17. Goods transport

Goods transport is neglected in many studies of urban transport which tend to focus on passenger transport. Goods transport in low-income cities can be an important employer of the poor, for example in labouring jobs hauling goods on hand carts or by non-motorised vehicle. Efficient goods transport also effects the poor through its indirect impact on the prices of essential goods. In many cities, goods vehicles are more strictly restrained than private passenger vehicles (for example through truck bans on major roads during peak periods or in some cases throughout the whole daytime period). This is despite the much greater importance of goods transport for economic development than the "luxury" of passenger transport by underpriced private passenger cars (Midgley, 1994).

18. Environmental issues and sustainability

Global environmental concerns are not (yet) an important argument for changed priorities (away from private vehicles) in Asian urban transport. However, local environmental and traffic impacts are a compelling issue and reason for change, and one with an important environmental justice component. Dense Asian cities of all levels of income tend to have rather low use of energy per capita in transport and the related parameter of CO2 emissions per capita from transport (generally about a tenth of the levels from American cities) (Kenworthy, et al., 1997). Thus Asian cities urban transport tends to contribute little (per person) to the negative global impacts of urban transport. However, when local pollutant emissions are examined on a spatial or per hectare basis, Asian cities come out with emissions per hectare that are much higher than the other regions' averages. Dense Asian cities tend to face severe problems with local air pollution and other local impacts of traffic (greater than those in most American or European cities). This is despite rather low levels of motorisation and vehicle use per person in Asian cities (Barter, 1998, in preparation; Barter and Kenworthy, 1997). These local impacts effect the urban poor particularly severely, since they are the least able to avoid or seek protection from them (Hook, 1998). These impacts are unambiguously perpetrated upon the poor primarily by the actions of higher income groups.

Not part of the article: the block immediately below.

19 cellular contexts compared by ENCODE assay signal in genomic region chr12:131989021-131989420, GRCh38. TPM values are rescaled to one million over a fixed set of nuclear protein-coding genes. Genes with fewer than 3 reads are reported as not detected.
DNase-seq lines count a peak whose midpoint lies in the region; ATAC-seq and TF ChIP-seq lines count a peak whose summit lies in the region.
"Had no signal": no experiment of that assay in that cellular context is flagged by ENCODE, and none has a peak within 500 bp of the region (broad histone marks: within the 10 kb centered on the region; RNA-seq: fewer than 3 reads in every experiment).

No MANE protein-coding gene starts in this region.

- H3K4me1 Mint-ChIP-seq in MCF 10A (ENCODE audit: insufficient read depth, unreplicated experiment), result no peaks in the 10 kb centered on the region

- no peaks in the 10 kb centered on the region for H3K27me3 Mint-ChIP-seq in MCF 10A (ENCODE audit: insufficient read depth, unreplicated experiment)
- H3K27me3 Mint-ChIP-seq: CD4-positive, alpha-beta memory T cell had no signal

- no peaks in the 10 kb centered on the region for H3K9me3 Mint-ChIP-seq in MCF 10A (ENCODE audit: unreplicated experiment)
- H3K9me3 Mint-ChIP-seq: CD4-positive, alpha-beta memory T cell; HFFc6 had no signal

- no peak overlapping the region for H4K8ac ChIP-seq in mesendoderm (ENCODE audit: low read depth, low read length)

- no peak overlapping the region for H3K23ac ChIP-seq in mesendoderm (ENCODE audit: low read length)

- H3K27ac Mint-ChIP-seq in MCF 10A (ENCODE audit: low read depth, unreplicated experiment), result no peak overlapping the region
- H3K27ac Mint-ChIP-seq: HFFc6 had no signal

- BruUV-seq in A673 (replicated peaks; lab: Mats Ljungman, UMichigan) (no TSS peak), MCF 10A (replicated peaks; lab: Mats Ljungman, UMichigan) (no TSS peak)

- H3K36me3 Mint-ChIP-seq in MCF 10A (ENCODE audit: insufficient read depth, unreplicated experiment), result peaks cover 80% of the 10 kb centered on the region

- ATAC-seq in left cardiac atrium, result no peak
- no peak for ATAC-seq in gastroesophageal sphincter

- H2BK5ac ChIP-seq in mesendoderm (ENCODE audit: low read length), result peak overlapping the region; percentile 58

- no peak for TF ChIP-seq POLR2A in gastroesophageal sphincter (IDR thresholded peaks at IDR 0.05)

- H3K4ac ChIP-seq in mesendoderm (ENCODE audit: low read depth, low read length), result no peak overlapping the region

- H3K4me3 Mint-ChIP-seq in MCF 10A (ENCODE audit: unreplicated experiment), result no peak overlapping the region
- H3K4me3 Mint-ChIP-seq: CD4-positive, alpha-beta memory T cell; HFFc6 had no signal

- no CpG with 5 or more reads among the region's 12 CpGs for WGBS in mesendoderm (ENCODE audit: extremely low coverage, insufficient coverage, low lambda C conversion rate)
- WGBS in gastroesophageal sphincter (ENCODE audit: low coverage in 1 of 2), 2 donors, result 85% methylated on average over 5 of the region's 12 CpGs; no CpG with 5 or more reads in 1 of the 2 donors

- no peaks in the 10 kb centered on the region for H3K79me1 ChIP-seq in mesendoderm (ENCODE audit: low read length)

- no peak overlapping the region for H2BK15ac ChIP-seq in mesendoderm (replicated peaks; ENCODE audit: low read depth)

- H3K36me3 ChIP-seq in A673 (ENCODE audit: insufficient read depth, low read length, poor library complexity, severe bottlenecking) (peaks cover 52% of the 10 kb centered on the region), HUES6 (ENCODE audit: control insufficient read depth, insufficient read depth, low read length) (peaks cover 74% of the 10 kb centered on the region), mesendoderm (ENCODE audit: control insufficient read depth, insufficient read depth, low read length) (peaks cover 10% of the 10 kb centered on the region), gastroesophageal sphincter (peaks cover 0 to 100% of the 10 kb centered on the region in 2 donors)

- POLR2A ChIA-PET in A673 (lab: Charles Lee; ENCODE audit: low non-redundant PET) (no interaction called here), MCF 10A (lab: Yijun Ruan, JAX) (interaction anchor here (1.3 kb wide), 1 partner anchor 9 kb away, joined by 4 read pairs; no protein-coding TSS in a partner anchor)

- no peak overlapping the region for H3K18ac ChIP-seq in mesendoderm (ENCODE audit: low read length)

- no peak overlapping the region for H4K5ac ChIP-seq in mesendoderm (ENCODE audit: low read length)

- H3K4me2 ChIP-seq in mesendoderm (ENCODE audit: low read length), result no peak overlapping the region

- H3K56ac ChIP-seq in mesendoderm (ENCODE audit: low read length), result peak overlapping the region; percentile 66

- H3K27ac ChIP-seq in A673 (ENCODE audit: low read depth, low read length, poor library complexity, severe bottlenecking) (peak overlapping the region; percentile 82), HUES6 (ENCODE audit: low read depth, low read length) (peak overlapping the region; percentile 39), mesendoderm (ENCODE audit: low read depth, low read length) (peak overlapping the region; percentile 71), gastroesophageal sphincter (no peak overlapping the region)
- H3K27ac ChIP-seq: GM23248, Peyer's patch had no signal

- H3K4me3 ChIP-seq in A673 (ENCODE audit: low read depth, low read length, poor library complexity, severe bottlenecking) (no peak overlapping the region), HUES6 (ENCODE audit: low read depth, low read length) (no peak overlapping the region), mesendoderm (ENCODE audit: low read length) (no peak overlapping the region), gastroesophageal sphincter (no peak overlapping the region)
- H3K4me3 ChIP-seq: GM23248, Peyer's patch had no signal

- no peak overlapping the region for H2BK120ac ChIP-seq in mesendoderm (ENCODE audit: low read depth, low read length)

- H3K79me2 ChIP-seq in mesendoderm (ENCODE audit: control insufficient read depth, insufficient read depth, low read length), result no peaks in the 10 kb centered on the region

19. Questions about motorcycles

Small motorcycles are now within the reach of a surprisingly high percentage of households in low-income Asian cities, such as Ho Chi Minh City where it was estimated that by 1996 about 80 to 90% of households have access to at least one motorcycle and public transport use has dropped to only 2% of mechanised trips (MVA Consultancy, 1997). A high prevalence of motorcycle use in low or middle-income cities is often associated with a poor supply of public transport (as in Vietnam, Malaysia, Indonesia, Thailand and increasingly also in India) (Barter, 1998, in preparation). There is an urgent need for a wide-ranging debate on the role of motorcycles in Asian cities and the implications for the poor and for future policy options (note 4). Motorcycles are problematic in many ways but do provide relatively affordable mobility. So what is an appropriate and equitable policy, taking into account long term synergies with public transport and with urban land-use patterns? Would a policy of gradual restraint of motorcycle use have a disproportionate impact upon the urban poor?
It has already been argued that a pro-poor transport policy must not emphasise the requirements of fast-moving private motor vehicles and large-scale infrastructure projects at the expense of walking, cycling and low-cost public transport facilities and at the expense of an emphasis on local, low-speed access. These comments dovetail with the emerging paradigms of transport planning even in high-income settings, which are increasingly abandoning the approach of attempting to expand transport capacity in a never ending but futile attempt to cater to "demand". Accessibility planning is increasingly replacing "automobility" planning (Cervero, 1997). At a fundamental level, a pro-poor approach to transport policy is compatible with most aspects of the emerging worldwide push towards "sustainable transport". Nevertheless, it is important to keep the poverty focus explicit so that it does not get submerged by the enthusiasm for ecological sustainability.

20. Stigma